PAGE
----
Today I met with the Oncologist. He sat down with me and shared that he reviewed everything and feels like I’ve responded even better than what’s expected at this point! Wait, what?! He used words like “spectacular”, “incredible”, “responding beautifully”… ahh no stop, say more 🙂 I’m thrilled… I learned to take a breath and not jump to conclusions. He still believes I could have a great response, we don’t know how much is really there or how much is scar tissue until after surgery… and the low CEA is a great indicator that my tumor is really struggling in there (insert evil laugh). So today was amazing (I also got to watch a sweet new friend ring her chemo bell- hi, Amy!), I’m right on track and looking forward to our family vacation next week! My job right now is to relax and gain weight. Thanks, Christmas cookies! Surgery is scheduled for January 23rd! A robotics case with two attending surgeons. I can expect a 4-5 day hospital stay and a 6 week recovery. Pray for the surgery team and for a uneventful recovery period sponsored by Netflix and books.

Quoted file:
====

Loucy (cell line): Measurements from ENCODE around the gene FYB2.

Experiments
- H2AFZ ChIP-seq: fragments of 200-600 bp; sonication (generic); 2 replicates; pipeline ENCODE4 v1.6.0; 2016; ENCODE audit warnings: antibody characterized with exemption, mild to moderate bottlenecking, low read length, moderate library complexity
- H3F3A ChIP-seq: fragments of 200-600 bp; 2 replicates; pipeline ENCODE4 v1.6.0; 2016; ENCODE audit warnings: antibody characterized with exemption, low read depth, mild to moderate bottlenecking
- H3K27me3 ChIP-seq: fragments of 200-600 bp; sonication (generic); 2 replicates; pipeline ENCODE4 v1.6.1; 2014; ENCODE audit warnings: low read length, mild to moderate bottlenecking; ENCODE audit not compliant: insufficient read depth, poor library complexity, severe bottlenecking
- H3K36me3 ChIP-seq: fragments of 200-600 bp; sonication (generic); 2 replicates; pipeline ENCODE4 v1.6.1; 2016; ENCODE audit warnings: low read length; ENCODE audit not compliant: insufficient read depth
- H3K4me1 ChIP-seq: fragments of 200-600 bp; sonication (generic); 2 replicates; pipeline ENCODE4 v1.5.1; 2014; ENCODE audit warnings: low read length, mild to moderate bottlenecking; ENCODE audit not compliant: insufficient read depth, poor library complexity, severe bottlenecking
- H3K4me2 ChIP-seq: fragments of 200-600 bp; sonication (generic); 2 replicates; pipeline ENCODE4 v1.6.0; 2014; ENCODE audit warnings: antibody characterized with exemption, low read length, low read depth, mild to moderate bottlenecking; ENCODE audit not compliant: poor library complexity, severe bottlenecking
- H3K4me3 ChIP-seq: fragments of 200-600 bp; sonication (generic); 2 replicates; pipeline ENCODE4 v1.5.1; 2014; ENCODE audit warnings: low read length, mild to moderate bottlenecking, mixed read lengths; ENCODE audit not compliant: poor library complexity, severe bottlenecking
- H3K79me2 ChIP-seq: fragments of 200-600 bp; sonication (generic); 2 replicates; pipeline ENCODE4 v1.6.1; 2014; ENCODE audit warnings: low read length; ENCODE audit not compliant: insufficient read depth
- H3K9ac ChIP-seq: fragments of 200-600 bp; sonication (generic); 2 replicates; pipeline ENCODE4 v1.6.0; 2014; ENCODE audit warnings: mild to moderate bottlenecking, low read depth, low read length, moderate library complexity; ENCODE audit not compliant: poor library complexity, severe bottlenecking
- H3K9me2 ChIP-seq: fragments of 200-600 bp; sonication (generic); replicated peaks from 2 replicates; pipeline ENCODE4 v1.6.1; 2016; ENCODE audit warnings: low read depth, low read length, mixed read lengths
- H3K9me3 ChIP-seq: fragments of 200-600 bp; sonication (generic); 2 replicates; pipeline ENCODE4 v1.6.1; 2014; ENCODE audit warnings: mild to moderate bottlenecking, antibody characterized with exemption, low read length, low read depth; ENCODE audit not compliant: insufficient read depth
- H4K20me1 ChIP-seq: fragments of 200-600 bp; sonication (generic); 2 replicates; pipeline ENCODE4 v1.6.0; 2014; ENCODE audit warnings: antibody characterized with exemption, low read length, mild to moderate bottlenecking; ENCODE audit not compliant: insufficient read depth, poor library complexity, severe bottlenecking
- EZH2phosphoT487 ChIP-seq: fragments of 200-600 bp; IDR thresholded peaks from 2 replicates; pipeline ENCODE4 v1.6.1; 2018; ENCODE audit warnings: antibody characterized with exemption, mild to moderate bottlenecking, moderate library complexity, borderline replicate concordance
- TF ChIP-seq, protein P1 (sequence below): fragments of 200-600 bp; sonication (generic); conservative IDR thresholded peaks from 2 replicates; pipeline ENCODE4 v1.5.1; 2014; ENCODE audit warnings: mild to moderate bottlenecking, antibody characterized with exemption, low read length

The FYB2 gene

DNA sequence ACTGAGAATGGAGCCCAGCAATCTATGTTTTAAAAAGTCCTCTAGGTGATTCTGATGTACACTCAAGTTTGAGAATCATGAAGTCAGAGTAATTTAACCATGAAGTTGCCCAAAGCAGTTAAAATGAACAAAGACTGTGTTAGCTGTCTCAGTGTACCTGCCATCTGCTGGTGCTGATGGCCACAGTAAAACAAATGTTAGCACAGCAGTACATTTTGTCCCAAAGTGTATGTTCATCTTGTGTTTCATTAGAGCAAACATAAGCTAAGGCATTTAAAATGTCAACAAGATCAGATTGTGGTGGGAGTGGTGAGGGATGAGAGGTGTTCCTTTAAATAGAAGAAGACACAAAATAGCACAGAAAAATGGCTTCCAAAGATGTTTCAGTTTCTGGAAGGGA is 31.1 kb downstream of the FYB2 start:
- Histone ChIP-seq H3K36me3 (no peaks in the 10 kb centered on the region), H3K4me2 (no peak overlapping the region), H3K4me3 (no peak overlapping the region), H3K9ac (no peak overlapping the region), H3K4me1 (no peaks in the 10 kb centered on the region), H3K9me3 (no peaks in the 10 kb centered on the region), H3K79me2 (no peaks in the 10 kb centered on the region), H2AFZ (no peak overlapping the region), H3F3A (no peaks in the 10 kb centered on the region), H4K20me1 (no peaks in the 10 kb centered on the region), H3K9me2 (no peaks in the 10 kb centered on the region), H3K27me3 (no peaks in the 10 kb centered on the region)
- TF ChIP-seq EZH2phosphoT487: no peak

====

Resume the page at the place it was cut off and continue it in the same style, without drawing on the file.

Overall, I’ve really been doing well- I’ve missed very few days of work and have enjoyed the army of a support system I have. I’ve been thinking about my baby girl a lot. Clearly, the goal when dealing with any type of cancer is to find it as early as possible. I wasn’t that lucky- mine has likely been there a while and is quite locally advanced. I keep thinking about what if I had found it earlier… would I have had to do all the same grueling treatments, would I have a better outcome in the long run? I do know one thing… if this cancer had been found earlier… say a few years ago… we would have of course had the fertility discussion with my team. I could almost promise you, considering the traumatic pregnancy and birth I had with my son three years ago, that we would have decided to not delay treatment to preserve any fertility options. We would’ve decided that it’s not worth preserving the chance for a pregnancy that was already so high risk and a tough decision regardless of any cancer diagnosis. And maybe in that scenario I would’ve only needed surgery, or not so many treatments… maybe in that scenario the survival rate percentage given to me would’ve been higher and maybe in that scenario I live a long life. But guess what- that scenario doesn’t have my daughter in it. I know this was found at the time it was supposed to be. I know she was supposed to be my sweet little girl. And if that means I have to have a larger surgery, go through more difficult treatments, or worse, then so be it. What mom wouldn’t do that for their child? Sometimes I cringe at the “everything happens for a reason” motto, so many awful things happen that can’t be explained- but I do believe this timing is not a mistake. I also really believe that my pregnancy is the reason I found it when I did! If we hadn’t decided to try for another pregnancy that gave me those minor postpartum symptoms leading to my diagnosis. I likely would not have noticed any trouble until much later- leaving my cancer time to grow and spread. Who else can say both their children saved their life? My family is complete and we are exactly where we need to be.